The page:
|WCC assesses impact of Decade to Overcome
Feb. 20, 2006
|A UMNS photo by Linda Bloom
Jan Love, a United Methodist, is chairwoman of the WCC's "Decade to Overcome Violence."
By Linda Bloom*
NEW YORK (UMNS) — When the World Council of Churches initiated its “Decade to
Overcome Violence” in 2001, the idea was to “shine a bright light” on places
where Christians are working on issues of justice and peace — places that could
be models for others.
Now, at the halfway point, the decade has had an “important impact,” according
to Jan Love, a United Methodist who has served as chairwoman of the decade.
“There are parts of the globe where the decade has really taken hold,” she told
United Methodist News Service before a Feb. 18 plenary session on “Overcoming
Violence” at the WCC’s 9th Assembly in Porto Alegre.
In Europe, for example, “the decade is really helping to define how many
organizations articulate their own work,” she added.
Love, the chief executive for the Women’s Division of the United Methodist Board
of Global Ministries, also finds evidence of the decade’s impact “in shifting
the terms of debate over issues related to war and peace.”
Both the Rev. Samuel Kobia, the WCC’s chief executive, and His Holiness Aram I,
the WCC moderator, now emphasize “under what circumstances would we, as
individual churches, and we, as churches collectively, devote ourselves to
creating peace with justice,” she said.
The plenary session included stories of reconciliation, a plea for assistance to
a population under siege in northern Uganda, and a recommitment — led by youth —
to the decade’s five goals. Those goals include:
- Addressing holistically the wide varieties of violence.
- Challenging churches to overcome the spirit, logic and practice of violence
and affirming anew the spirituality of reconciliation.
- Creating a new understanding of security in terms of cooperation and
- Learning from the spirituality and resources for peace-building of other
- Challenging the growing militarization of the world.
At the end of the plenary, a letter from the U.S. Conference for the World
Council of Churches was read. In it, the U.S. Conference thanked the assembly
for its hospitality and the council for its compassion after the Sept. 11, 2001,
terrorist attacks and offered repentance as citizens “of a nation that has done
much in these years to endanger the human family and to abuse the creation.”
The letter deplored U.S. attempts “to dominate and control for the sake of our
own national interests” and lamented “with special anguish the war in Iraq,
launched in deception and violating global norms of justice and human rights.”
The letter pointed to the failure of the United States to deal with global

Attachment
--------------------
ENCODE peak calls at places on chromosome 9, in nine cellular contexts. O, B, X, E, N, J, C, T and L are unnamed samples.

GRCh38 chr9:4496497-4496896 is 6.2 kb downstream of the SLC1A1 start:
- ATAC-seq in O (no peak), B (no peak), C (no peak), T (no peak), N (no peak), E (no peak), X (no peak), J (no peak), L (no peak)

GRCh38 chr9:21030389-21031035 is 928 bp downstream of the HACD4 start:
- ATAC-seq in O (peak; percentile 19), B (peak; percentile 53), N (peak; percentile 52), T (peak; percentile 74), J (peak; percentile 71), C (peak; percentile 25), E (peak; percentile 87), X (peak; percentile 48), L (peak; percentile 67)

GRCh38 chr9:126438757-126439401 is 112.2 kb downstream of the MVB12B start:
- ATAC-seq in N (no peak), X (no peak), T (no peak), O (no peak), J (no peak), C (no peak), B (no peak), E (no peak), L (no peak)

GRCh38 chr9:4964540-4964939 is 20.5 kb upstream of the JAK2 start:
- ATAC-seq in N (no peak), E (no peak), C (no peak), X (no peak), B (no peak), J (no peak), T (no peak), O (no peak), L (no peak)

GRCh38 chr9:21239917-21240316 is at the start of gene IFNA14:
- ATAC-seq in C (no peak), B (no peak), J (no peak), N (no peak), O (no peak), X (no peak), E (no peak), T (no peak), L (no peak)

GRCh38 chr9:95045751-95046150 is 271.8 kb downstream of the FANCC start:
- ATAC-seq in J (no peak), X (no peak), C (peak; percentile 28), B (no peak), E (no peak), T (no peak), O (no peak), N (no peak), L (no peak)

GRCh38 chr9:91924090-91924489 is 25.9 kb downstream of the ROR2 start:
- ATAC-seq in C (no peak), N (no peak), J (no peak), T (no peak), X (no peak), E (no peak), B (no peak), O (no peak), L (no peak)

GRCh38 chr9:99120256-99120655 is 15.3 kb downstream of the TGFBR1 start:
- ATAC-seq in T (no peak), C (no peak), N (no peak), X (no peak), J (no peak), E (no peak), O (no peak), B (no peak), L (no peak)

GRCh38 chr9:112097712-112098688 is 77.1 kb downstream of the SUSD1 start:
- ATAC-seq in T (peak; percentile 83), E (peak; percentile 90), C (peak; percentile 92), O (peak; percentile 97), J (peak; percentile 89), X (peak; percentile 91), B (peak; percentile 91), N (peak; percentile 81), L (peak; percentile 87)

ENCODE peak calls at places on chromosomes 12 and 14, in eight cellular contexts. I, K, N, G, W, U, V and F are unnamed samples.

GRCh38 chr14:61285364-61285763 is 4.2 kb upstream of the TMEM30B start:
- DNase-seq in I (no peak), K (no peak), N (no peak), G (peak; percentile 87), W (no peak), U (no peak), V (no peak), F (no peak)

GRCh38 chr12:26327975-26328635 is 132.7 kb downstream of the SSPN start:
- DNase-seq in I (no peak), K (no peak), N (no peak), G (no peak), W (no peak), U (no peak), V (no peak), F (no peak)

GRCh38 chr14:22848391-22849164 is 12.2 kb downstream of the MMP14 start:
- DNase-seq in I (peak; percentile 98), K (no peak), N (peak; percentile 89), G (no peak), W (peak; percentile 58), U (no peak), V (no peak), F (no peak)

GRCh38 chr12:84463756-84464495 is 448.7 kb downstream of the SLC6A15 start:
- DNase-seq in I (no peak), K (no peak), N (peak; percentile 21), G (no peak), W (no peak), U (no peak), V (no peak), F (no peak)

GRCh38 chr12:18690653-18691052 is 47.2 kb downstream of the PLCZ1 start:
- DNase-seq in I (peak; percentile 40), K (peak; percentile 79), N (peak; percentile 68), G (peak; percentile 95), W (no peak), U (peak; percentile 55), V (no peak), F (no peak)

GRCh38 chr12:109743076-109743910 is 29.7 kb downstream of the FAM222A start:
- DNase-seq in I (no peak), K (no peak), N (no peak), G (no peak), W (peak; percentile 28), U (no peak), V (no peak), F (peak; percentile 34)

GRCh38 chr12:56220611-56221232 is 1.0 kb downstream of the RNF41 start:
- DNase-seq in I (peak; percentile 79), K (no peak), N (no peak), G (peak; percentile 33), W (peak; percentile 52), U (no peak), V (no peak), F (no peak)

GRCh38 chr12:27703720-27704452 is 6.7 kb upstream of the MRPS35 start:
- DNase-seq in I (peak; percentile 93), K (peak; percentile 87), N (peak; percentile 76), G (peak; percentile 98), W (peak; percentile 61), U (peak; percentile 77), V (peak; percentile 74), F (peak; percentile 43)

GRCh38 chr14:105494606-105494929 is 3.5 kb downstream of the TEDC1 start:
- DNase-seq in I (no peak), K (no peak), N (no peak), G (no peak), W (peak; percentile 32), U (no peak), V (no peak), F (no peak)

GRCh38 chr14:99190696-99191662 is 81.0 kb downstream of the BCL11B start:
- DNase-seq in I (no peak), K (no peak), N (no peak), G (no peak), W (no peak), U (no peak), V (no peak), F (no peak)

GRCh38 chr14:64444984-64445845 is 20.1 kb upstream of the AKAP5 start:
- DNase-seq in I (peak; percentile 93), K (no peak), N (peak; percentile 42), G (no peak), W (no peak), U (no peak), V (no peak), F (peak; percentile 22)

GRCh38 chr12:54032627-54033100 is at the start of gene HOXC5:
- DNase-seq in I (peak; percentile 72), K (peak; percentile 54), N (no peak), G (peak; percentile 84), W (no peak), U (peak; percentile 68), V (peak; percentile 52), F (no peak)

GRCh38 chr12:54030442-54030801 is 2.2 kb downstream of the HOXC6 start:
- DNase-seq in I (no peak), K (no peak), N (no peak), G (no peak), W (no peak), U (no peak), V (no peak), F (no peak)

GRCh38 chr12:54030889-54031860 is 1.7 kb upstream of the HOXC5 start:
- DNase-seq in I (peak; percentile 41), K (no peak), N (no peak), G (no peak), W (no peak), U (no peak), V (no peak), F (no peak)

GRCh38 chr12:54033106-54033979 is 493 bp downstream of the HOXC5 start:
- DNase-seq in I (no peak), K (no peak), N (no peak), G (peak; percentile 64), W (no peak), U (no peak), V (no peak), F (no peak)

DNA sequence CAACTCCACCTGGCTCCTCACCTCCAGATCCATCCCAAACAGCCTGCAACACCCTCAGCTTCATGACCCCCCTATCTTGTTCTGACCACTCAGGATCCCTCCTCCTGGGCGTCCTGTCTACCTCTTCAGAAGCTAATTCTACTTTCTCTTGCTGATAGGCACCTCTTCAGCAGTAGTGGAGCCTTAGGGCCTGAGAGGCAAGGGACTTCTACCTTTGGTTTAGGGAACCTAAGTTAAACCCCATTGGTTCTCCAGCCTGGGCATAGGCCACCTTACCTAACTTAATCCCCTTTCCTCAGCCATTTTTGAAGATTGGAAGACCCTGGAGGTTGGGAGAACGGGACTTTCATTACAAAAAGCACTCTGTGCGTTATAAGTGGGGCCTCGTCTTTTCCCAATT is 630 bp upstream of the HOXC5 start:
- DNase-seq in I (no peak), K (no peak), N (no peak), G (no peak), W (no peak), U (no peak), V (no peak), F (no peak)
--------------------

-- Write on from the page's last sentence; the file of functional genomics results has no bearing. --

warming and other environmental concerns and to acknowledge or confront the
global economic injustice that perpetuates hunger, poverty and disease.
|A UMNS photo by Linda Bloom
Panelists at a World Council of Churches press conference discuss the group's efforts to overcome violence.
The Very Rev. Leonid Kishkovsky, moderator of the U.S. Conference for the WCC,
added that the letter is not endorsed by the churches’ decision-making bodies
but “does represent responsible and committed thinking.”
Some in the United Methodist delegation thought the statement would have
benefited from a wider input. “In hindsight, it would have been best to have the
(U.S.) delegates have the opportunity to receive and respond to the document,”
said the Rev. Larry Pickens, chief executive of the United Methodist Commission
on Christian Unity and Interreligious Concerns.
Pickens added that he saw a draft of the letter before the assembly. “One gets
the sense that the document does a lot of hand-wringing, but it doesn’t really
set a tone for what we’re going to do next in terms of the war.”
Love pointed out that many noteworthy efforts are being made for peace with
justice in the United States, and “this statement makes virtually no mention of
those.” While it is important to name the problems and confess complicity, she
added, “We also seek to show the signs of hope and the opportunities for
building reconciliation and peace.”
“I think there is a great deal that our churches can do and must do in terms of
witness,” Pickens said. Once the sin is recognized, there is an obligation to do
more “simply because of who we are.”
Love also expressed concern over the letter’s last paragraph, which begins,
“Sisters and brothers in the ecumenical community, we come to you in this
assembly for hospitality we don’t deserve, for companionship we haven’t earned,
for an embrace we don’t merit.”
Such a statement dilutes the meaning of hospitality in the Christian community,
where those who are offered hospitality “deserve it in the same way as when God
offers us grace,” she explained. “We’re always worthy of being included in
*Bloom is a United Methodist News Service news writer based in New York.
News media contact: Linda Bloom, New York, (646) 369-3759 or
During a press conference, the Rev. Sharon Watkins, president of the Christian
Church (Disciples of Christ), acknowledged that while a majority of Americans
now believe the war in Iraq is a mistake, “many of our faithful will not agree”
with the letter’s contents.
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